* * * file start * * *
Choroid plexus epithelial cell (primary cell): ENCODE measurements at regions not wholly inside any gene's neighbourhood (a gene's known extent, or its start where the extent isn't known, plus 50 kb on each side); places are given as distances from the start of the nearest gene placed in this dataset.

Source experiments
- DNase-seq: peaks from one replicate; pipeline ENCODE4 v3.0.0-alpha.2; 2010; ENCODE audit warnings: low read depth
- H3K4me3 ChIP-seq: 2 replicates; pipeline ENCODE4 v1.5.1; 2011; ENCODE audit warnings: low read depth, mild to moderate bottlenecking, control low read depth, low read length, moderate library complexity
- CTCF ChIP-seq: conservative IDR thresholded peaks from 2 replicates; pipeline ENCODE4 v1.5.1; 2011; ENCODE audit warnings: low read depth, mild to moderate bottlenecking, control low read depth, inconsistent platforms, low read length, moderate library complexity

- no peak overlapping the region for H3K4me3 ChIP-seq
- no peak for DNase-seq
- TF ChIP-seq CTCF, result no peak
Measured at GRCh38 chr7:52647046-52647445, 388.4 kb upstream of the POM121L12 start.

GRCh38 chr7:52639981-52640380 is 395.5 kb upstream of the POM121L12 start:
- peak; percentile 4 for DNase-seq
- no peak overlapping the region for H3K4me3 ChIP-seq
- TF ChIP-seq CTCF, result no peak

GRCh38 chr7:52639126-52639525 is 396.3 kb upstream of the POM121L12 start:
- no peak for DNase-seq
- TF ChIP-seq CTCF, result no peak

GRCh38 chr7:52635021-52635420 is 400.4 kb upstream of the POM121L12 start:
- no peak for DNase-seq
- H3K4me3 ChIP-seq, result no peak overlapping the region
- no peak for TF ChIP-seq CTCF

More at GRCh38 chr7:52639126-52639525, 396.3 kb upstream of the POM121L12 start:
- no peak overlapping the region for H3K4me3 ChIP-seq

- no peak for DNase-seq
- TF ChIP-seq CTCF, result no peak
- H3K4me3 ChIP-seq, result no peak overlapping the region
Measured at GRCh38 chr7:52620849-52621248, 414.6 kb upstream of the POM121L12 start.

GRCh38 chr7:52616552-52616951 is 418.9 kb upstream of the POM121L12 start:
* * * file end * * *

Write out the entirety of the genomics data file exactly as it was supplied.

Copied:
Choroid plexus epithelial cell (primary cell): ENCODE measurements at regions not wholly inside any gene's neighbourhood (a gene's known extent, or its start where the extent isn't known, plus 50 kb on each side); places are given as distances from the start of the nearest gene placed in this dataset.

Source experiments
- DNase-seq: peaks from one replicate; pipeline ENCODE4 v3.0.0-alpha.2; 2010; ENCODE audit warnings: low read depth
- H3K4me3 ChIP-seq: 2 replicates; pipeline ENCODE4 v1.5.1; 2011; ENCODE audit warnings: low read depth, mild to moderate bottlenecking, control low read depth, low read length, moderate library complexity
- CTCF ChIP-seq: conservative IDR thresholded peaks from 2 replicates; pipeline ENCODE4 v1.5.1; 2011; ENCODE audit warnings: low read depth, mild to moderate bottlenecking, control low read depth, inconsistent platforms, low read length, moderate library complexity

- no peak overlapping the region for H3K4me3 ChIP-seq
- no peak for DNase-seq
- TF ChIP-seq CTCF, result no peak
Measured at GRCh38 chr7:52647046-52647445, 388.4 kb upstream of the POM121L12 start.

GRCh38 chr7:52639981-52640380 is 395.5 kb upstream of the POM121L12 start:
- peak; percentile 4 for DNase-seq
- no peak overlapping the region for H3K4me3 ChIP-seq
- TF ChIP-seq CTCF, result no peak

GRCh38 chr7:52639126-52639525 is 396.3 kb upstream of the POM121L12 start:
- no peak for DNase-seq
- TF ChIP-seq CTCF, result no peak

GRCh38 chr7:52635021-52635420 is 400.4 kb upstream of the POM121L12 start:
- no peak for DNase-seq
- H3K4me3 ChIP-seq, result no peak overlapping the region
- no peak for TF ChIP-seq CTCF

More at GRCh38 chr7:52639126-52639525, 396.3 kb upstream of the POM121L12 start:
- no peak overlapping the region for H3K4me3 ChIP-seq

- no peak for DNase-seq
- TF ChIP-seq CTCF, result no peak
- H3K4me3 ChIP-seq, result no peak overlapping the region
Measured at GRCh38 chr7:52620849-52621248, 414.6 kb upstream of the POM121L12 start.

GRCh38 chr7:52616552-52616951 is 418.9 kb upstream of the POM121L12 start: